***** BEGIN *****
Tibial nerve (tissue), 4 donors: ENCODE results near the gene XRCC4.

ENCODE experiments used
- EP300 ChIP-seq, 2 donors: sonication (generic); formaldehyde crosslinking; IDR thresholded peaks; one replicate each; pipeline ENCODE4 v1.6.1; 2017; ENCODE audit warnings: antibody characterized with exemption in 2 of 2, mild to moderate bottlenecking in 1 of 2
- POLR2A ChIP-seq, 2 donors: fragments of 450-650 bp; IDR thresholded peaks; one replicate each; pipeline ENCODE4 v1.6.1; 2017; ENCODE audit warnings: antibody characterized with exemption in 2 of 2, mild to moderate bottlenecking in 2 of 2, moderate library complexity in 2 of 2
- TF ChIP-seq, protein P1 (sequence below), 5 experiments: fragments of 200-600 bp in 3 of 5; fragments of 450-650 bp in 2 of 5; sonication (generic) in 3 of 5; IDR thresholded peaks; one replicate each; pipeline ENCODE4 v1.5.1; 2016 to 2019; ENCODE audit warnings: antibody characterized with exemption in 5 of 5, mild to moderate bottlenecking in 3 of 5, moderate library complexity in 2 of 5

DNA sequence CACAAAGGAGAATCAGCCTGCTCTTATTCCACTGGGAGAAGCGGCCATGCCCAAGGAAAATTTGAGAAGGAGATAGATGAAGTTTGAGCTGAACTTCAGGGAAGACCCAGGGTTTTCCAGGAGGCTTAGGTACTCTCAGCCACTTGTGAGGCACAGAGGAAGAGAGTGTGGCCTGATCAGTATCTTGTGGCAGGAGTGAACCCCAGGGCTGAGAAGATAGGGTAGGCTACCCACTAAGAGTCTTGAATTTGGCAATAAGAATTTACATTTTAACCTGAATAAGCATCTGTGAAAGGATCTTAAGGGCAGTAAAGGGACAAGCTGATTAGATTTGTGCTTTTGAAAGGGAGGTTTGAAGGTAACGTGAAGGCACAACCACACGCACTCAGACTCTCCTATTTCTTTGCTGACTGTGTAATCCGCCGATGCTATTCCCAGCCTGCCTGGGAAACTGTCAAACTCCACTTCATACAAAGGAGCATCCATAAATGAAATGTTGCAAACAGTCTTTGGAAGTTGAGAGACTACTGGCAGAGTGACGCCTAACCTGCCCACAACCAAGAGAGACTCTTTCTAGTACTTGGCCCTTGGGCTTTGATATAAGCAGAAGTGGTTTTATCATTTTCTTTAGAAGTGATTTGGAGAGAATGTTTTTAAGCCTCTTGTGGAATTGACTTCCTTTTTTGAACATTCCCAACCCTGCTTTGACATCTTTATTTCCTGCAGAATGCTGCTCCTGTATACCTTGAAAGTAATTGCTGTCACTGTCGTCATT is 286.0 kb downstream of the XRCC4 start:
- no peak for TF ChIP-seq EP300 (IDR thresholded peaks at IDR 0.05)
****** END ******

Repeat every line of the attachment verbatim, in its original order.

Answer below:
Tibial nerve (tissue), 4 donors: ENCODE results near the gene XRCC4.

ENCODE experiments used
- EP300 ChIP-seq, 2 donors: sonication (generic); formaldehyde crosslinking; IDR thresholded peaks; one replicate each; pipeline ENCODE4 v1.6.1; 2017; ENCODE audit warnings: antibody characterized with exemption in 2 of 2, mild to moderate bottlenecking in 1 of 2
- POLR2A ChIP-seq, 2 donors: fragments of 450-650 bp; IDR thresholded peaks; one replicate each; pipeline ENCODE4 v1.6.1; 2017; ENCODE audit warnings: antibody characterized with exemption in 2 of 2, mild to moderate bottlenecking in 2 of 2, moderate library complexity in 2 of 2
- TF ChIP-seq, protein P1 (sequence below), 5 experiments: fragments of 200-600 bp in 3 of 5; fragments of 450-650 bp in 2 of 5; sonication (generic) in 3 of 5; IDR thresholded peaks; one replicate each; pipeline ENCODE4 v1.5.1; 2016 to 2019; ENCODE audit warnings: antibody characterized with exemption in 5 of 5, mild to moderate bottlenecking in 3 of 5, moderate library complexity in 2 of 5

DNA sequence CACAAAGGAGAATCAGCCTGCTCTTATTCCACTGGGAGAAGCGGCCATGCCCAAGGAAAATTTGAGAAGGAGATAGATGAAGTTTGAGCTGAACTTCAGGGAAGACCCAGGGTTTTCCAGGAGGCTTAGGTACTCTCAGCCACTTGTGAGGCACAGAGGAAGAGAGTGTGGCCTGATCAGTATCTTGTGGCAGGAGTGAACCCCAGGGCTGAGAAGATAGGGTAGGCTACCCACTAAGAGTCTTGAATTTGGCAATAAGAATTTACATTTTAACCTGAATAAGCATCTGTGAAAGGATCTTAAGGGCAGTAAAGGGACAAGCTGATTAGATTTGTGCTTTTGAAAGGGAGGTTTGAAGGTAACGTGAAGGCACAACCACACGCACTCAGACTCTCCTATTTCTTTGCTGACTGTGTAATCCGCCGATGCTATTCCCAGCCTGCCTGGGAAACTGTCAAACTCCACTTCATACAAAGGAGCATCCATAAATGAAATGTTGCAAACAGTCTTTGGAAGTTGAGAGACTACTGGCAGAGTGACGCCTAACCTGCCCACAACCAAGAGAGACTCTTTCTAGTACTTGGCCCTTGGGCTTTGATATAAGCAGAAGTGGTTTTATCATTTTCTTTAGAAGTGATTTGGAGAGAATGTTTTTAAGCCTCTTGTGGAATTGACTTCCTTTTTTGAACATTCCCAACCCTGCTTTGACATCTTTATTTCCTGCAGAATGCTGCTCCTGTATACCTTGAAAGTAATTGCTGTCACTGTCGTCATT is 286.0 kb downstream of the XRCC4 start:
- no peak for TF ChIP-seq EP300 (IDR thresholded peaks at IDR 0.05)